Greek mythology is the set of stories about the origin of the world, the lives and activities of deities, heroes, and mythological creatures, and the rituals of ancient Greeks. Roman mythology is the body of traditional stories centered on the ancient origins and religion of the Roman Empire. Roman mythology was largely influenced by the Greek one; the other relevant source of inspiration for the Romans was the Etruscan religion. While the stories in Roman mythology were not as extensive as in Greek mythology, they both produced famous images like Romulus and Remus suckling the she-wolf for the Romans and the Trojan Horse for the Greeks.
The Romans were eager to identify their own gods and to reinterpret stories about Greek deities under the names of their Roman counterparts. Greek gods such as Zeus, Poseidon and Hades were known as Jupiter, Neptune and Pluto in Rome; Athena became Minerva and Aphrodite became Venus. However, one god kept the same name in both iterations—Apollo, god of light, medicine, music, poetry, archery and justice. Apollo had many responsibilities. In his transition to Roman mythology, he focused more on healing and prophecy, rather than light. However, Apollo’s twin, Artemis, became Diana in Roman myth.
Both sets of mythology come to us from literature, such as Homer’s Iliad and Odyssey and Virgil’s Aeneid, and through the visual arts. Because Latin literature was more widely known in Europe throughout the Middle Ages and into the Renaissance, the interpretation of Greek myths by the Romans often had a greater influence on narrative and pictorial representations of “classical mythology” than Greek sources. In fact, the versions of Greek myths in Ovid’s Metamorphoses, written during the reign of Augustus, came to be regarded as canonical. The Roman myths were used extensively by many artists from the late Renaissance through Romanticism, to Neoclassicism.
Greek and Roman mythology have had a lasting impact on our culture in other ways—in the naming of our planets, stars, months of the year, and days of the week. In the Milky Way Galaxy, most of the planets are named after Roman deities: Mercury, Venus, Mars, Jupiter, Saturn, Uranus, Neptune, and even Pluto (which is no longer considered a planet). Only Earth does not have a name based on Roman mythology. The names of constellations, on the other hand, are based on Greek mythological creatures and animals, such as Taurus, Orsa Major and Minor, Orion’s Belt, the Pleiades (Seven Sisters) and Pegasus.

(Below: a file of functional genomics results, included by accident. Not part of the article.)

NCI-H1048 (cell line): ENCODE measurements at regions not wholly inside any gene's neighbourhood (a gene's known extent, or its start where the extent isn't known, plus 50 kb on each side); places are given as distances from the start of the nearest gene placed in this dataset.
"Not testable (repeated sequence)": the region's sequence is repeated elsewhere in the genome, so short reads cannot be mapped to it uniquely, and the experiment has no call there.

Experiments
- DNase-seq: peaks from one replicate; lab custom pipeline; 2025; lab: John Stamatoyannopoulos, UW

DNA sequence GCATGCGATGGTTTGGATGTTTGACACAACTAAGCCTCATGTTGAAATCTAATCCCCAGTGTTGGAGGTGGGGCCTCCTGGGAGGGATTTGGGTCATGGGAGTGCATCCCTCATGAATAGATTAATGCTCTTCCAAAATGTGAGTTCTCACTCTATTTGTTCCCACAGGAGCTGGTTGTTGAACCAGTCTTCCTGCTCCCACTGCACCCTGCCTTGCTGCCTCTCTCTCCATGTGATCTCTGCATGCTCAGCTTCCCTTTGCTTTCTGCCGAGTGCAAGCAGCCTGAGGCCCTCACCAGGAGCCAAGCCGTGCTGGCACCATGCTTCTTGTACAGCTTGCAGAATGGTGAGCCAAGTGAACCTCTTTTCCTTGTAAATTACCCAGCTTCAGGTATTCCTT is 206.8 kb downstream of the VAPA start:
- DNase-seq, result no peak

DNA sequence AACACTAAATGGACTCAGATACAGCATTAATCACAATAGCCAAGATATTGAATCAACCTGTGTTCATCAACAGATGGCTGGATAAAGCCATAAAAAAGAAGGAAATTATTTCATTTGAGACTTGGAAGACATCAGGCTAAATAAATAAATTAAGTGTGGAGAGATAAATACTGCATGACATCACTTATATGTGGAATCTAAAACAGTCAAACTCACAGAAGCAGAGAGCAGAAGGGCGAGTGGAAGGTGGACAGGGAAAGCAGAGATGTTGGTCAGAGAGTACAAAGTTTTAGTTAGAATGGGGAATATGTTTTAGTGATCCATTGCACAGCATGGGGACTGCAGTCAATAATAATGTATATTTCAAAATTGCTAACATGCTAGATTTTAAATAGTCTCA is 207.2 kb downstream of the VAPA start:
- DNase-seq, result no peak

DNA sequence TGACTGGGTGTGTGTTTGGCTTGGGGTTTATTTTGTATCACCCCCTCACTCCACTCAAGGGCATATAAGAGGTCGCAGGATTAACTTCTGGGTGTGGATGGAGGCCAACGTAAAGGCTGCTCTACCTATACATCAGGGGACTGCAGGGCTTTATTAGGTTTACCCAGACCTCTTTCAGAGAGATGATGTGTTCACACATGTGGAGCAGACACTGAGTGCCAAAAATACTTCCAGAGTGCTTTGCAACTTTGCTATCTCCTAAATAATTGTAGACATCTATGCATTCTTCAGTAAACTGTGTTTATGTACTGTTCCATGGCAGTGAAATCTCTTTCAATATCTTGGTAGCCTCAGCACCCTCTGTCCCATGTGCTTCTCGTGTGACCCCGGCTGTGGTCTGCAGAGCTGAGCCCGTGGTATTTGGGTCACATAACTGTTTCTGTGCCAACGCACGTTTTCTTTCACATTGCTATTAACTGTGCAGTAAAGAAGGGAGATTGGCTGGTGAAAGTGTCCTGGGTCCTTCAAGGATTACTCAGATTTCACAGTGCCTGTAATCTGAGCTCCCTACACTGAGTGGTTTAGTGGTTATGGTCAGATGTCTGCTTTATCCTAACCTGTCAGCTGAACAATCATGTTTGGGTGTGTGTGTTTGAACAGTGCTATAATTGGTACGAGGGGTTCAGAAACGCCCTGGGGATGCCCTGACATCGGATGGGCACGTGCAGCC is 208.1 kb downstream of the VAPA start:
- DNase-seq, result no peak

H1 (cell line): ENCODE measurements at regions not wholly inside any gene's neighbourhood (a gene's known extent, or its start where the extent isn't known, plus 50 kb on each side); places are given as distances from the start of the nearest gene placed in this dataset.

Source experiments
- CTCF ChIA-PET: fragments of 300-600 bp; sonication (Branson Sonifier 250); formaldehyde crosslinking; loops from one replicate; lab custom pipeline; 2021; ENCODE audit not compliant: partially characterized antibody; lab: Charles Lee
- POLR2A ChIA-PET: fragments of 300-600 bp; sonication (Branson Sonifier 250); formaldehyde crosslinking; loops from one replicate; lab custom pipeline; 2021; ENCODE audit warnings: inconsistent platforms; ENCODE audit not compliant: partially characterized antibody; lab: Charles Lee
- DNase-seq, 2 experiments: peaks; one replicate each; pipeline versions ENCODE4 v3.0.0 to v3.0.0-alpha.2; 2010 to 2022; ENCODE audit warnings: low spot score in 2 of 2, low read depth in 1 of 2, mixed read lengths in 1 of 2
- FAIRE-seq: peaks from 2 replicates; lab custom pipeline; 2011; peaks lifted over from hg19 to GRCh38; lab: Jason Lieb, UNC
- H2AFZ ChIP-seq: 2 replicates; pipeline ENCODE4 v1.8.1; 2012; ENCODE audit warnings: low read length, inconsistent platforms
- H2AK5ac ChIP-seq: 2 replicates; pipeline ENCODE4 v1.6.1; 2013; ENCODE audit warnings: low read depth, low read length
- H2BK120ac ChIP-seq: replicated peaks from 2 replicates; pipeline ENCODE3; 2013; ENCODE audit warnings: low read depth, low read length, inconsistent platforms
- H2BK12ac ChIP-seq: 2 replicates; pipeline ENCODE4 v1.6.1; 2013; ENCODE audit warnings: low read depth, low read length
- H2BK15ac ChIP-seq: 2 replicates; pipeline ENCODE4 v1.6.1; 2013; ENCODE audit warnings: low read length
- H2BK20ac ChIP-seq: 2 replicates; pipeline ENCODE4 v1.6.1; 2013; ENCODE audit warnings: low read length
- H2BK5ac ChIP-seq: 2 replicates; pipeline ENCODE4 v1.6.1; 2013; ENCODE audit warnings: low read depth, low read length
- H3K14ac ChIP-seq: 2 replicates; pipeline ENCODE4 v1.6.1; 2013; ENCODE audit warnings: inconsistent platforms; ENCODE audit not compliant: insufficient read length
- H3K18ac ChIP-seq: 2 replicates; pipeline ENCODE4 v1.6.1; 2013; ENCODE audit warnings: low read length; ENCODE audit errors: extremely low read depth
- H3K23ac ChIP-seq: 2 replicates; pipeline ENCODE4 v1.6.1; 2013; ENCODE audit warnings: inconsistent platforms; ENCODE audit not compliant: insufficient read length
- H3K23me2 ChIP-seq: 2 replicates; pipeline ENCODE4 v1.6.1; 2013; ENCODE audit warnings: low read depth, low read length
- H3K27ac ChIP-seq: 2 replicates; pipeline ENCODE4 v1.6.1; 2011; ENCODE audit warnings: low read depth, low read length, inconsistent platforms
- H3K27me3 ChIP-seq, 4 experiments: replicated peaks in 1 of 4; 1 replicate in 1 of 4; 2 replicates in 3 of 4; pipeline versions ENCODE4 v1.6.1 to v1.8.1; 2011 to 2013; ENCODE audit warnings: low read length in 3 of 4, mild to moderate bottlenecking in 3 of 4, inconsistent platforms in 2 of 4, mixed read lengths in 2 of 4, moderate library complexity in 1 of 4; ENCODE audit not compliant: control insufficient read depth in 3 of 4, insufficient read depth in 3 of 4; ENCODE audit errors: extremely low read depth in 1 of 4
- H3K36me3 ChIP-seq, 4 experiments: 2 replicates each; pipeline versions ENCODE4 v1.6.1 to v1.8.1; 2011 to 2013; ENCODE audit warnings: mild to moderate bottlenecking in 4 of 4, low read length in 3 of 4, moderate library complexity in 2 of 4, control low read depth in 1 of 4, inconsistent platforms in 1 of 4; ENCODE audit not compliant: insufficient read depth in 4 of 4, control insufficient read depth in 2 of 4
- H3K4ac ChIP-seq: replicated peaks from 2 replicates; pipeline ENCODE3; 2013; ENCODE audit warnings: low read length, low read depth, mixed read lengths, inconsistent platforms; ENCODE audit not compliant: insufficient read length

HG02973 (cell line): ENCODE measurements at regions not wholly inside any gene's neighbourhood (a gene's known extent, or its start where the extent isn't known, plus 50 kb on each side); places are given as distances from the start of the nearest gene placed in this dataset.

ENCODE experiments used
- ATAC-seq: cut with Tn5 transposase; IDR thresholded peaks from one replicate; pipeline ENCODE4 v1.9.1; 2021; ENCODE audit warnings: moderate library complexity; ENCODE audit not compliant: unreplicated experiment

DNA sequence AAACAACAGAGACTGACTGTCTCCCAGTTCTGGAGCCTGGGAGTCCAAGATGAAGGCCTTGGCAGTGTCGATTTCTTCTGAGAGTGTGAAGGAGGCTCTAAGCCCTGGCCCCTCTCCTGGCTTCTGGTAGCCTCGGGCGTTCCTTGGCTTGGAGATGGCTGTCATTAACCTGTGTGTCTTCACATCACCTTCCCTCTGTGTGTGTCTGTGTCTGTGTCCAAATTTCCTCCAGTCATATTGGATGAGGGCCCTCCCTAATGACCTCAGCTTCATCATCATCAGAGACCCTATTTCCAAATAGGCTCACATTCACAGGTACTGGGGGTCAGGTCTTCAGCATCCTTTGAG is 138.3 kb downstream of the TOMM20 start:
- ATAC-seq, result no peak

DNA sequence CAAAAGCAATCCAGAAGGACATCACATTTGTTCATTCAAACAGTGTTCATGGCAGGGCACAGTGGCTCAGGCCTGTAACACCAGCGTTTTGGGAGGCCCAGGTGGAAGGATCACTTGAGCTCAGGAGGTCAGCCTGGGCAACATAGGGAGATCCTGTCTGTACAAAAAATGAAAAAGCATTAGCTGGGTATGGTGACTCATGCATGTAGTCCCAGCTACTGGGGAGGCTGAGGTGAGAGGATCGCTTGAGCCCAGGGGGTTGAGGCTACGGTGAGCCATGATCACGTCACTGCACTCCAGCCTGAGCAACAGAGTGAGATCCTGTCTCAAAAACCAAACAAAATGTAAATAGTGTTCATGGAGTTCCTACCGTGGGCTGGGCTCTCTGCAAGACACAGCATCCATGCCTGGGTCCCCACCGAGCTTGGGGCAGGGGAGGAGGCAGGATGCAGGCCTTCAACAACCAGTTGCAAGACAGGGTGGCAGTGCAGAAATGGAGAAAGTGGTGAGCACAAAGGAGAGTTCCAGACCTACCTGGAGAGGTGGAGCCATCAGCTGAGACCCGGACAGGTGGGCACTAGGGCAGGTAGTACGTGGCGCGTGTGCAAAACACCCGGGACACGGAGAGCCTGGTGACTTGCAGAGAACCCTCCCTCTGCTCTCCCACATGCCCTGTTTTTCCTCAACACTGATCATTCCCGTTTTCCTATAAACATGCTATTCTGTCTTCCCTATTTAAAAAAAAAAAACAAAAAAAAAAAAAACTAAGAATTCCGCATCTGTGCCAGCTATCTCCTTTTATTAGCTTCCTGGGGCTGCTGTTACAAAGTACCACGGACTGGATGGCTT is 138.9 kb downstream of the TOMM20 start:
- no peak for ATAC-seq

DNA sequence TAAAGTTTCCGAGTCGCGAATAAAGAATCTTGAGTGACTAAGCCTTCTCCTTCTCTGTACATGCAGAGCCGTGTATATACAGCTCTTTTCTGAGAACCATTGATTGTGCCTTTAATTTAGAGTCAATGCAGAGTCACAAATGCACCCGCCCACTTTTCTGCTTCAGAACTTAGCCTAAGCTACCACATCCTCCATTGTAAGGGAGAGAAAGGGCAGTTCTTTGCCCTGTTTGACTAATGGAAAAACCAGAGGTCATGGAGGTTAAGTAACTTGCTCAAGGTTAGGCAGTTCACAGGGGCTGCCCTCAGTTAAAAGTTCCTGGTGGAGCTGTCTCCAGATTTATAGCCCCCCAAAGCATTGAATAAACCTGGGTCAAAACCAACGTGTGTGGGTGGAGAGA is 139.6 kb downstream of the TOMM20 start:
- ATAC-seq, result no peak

For months of the year, there are several origins both in Italian and English. Gennaio (January) is named after the Roman god Janus who had two faces so that he could see the future and the past. Febbraio (February) is named after the Roman festival of purification. Marzo (March) is named after Mars, the Roman god of war. Aprile (April) takes its name from the Latin word aperire, which means ‘to open’ like flowers in the spring. Maggio (May) is named after the Greek goddess Maia, and giugno (June) is named after the Roman goddess Juno. Luglio (July) and agosto (August) were named after Julius Caesar and Rome’s first emperor, Augustus. And finally, settembre (September), ottobre (October), novembre (November) and dicembre (December) were named after the Roman numbers 7, 8, 9, and 10 as they were originally the seventh, eighth, ninth and tenth months of the Roman year, which originally began in March. After a calendar reform, January and February were added.
For days of the week, the Italian origins primarily lie with the Romans, who named their days of the week after the planets, which in turn were named after the Roman gods. In Italian, lunedì is the day moon, martedì is the day of Mars, mercoledì is the day of Mercury, giovedì is the day of Jupiter, venerdì is the day of Venus, and sabato is the day of Saturn. In English, Saturday, Sunday and Monday are named for Saturn, the sun and the moon, respectively, following the Latin. The other four days are named for other gods that the Anglo-Saxons probably worshipped before they migrated to England.
I learned so much! Thanks for doing this, Barbara. Very interesting!